The 'Parks and Recreation' Reunion Special Is the Perfect Dose of Pawnee Positivity

Find out how all your favorite Pawnee residents are holding up five years after the finale!

The citizens of Pawnee, Indiana, are practicing social distancing like the rest of the country, but leave it to Leslie Knope to bring them all together.

The Parks and Recreation reunion special debuted on Thursday night, giving fans a highly anticipated return to their favorite midwestern town and all its quirky residents -- including a few special guests!

The special kicked off with a message from Bobby Newport (Paul Rudd) himself, introducing the reunion from his family's "private fox-hunting estate" in Switzerland, though he didn't seem to understand why the show was giving back amid the coronavirus pandemic. "What is she talking about?" Bobby asked after asking fans on Leslie's behalf to give if they were able to at "Is something going on? I haven't watched the news lately."

Then Leslie (Amy Poehler) took over, chatting from her office with hubby Ben Wyatt (Adam Scott) -- at home with the kids while Congress is on recess amid the pandemic -- before kicking off her daily phone tree to keep all her favorite people in touch. It was the perfect structure for all of us stuck at home during these uncertain times, and a delightful way to see our favorite cast back together.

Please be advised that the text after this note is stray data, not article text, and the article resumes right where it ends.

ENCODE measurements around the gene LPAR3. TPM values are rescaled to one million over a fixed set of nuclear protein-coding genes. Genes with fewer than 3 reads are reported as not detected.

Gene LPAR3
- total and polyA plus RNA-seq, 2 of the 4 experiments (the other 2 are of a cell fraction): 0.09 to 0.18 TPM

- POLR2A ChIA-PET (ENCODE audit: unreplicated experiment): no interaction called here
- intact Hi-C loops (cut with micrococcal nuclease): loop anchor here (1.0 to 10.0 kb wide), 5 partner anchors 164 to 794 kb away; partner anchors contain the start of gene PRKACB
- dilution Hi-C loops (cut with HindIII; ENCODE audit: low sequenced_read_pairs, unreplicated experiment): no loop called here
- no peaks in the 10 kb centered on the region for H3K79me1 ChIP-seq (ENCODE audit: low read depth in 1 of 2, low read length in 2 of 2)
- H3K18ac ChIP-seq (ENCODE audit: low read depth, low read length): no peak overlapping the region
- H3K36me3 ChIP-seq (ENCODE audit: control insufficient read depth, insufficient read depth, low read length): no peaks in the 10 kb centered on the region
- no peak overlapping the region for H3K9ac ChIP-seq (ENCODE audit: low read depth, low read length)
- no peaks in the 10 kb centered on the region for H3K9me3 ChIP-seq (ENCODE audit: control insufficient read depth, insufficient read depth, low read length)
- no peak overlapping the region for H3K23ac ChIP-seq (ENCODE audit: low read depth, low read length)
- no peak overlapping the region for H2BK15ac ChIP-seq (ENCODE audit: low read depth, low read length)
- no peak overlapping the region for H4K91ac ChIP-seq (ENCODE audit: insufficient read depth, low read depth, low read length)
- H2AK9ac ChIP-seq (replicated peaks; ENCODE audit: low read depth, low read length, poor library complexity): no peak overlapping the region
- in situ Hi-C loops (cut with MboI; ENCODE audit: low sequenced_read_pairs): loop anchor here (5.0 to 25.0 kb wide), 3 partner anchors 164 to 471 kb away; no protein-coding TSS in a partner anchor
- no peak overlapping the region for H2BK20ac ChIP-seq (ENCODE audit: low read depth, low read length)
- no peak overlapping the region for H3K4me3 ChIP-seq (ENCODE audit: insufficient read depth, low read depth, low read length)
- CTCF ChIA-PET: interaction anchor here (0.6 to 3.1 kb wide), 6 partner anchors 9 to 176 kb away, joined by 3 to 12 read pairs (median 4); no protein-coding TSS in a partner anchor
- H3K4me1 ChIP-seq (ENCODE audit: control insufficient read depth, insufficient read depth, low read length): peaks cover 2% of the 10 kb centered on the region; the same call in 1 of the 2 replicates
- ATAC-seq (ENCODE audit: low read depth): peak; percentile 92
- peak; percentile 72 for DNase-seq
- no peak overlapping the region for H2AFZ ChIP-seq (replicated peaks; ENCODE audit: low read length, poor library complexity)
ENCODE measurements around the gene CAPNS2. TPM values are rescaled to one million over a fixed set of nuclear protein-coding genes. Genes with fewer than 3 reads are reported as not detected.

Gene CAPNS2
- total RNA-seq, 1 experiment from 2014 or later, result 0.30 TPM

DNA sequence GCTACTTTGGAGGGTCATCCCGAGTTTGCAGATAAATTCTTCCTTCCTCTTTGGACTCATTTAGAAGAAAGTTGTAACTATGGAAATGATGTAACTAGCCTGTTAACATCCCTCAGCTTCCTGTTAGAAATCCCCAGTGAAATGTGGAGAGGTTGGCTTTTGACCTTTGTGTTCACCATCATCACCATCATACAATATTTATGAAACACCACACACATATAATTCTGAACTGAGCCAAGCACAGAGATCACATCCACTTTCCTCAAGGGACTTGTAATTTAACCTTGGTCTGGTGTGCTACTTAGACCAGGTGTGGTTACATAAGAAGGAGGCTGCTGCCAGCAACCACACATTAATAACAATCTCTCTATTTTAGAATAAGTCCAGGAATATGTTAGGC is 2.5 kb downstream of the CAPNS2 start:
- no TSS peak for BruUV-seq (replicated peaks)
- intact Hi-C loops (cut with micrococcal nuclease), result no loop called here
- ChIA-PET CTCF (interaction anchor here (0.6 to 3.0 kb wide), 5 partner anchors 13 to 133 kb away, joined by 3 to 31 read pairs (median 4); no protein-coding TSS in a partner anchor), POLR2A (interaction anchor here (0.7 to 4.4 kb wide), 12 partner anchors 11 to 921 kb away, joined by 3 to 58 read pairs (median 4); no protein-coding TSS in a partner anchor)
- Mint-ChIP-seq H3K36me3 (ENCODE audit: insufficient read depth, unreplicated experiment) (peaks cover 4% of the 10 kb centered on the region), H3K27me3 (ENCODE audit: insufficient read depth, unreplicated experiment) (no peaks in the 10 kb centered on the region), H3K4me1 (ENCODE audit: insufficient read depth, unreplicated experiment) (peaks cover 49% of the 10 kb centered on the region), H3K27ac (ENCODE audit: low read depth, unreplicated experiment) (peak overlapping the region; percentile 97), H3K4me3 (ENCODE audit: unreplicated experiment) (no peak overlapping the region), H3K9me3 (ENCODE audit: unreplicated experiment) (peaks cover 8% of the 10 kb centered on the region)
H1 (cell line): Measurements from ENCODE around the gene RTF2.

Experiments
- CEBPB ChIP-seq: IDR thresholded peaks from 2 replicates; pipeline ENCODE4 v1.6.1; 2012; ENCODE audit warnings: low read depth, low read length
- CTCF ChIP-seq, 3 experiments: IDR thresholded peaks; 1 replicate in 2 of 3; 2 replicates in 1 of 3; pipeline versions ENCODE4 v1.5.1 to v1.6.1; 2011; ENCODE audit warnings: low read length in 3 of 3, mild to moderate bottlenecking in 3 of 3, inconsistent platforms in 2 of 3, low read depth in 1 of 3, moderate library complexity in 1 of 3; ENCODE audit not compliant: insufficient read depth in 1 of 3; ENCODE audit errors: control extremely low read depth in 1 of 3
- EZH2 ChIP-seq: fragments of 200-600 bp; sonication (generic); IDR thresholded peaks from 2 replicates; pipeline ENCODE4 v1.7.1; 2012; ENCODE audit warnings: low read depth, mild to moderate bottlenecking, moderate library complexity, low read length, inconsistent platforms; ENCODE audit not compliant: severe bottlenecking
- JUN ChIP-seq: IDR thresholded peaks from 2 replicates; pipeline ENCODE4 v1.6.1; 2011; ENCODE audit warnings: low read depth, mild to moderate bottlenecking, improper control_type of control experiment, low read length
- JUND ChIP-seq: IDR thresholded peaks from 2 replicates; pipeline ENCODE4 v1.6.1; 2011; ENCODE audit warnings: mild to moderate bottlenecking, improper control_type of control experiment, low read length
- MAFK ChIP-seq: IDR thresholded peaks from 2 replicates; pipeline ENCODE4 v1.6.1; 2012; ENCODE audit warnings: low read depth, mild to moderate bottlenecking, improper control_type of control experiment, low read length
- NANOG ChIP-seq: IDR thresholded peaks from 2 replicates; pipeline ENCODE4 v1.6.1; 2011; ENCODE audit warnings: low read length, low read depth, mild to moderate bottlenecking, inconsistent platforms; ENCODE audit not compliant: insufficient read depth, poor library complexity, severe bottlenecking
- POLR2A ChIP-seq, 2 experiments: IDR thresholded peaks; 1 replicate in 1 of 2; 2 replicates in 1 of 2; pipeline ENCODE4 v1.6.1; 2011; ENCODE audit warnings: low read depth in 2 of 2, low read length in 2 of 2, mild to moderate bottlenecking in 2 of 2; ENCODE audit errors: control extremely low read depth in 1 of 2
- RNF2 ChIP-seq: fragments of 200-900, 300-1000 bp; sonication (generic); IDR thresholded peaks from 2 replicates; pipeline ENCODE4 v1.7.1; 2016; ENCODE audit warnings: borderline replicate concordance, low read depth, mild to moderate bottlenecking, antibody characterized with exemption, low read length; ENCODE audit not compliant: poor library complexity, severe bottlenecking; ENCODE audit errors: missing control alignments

Here are just a few reasons why the Parks and Rec virtual reunion special was just the thing we needed right now.


While not a traditional reunion special with the actors filming from their respective homes, Parks and Rec did its best to show where every main character has ended up in the five years since we said goodbye -- an interesting task, as the show's 2015 series finale featured flash-forwards to 2017, 2023 and even further in the future. 

Leslie is working at the Department of the Interior, and has shut down all the parks in her jurisdiction ("sad but necessary") and started "several committees" to help guide the country though these uncertain times. Ben is in Congress, though his time at home has him working on a pet project his wife finds concerning -- Cones of Dunshire: The Claymation Movie.

Ron Swanson (Nick Offerman) is sequestered in his cabin and isn't a big fan of the phone tree -- suggesting instead that everyone send photos of themselves holding up today's newspaper -- saying he has "the only mental health I need" in a bottle of Lagavulin scotch. However, he was certainly the most prepared for the pandemic, as he's got a 12-year supply of venison jerky and has been practicing social distancing since he was four years old.

Ann Perkins (Rashida Jones) and Chris Trager (Rob Lowe) are still living in Michigan, though Ann is quarantining separately from her family, as she's gone back to volunteer as a nurse. Chris is doing his part as well, giving blood four times a week as a designated "super healer." (Bonus: We get a new Ann-ism from Leslie -- "smart and beautiful, like a desert fox.")

April Ludgate (Aubrey Plaza) and Andy Dwyer (Chris Pratt) are also still together, but they get on their call separately because Andy's locked himself in the shed and won't let April help him get out. "Burt Macklin, FBI doesn't need anyone to help him escape a measly shed." For her part, April is using isolation to change up her wardrobe -- "Andy and I put all of our stuff in garbage bags and every day, I put on the first five things I pull out."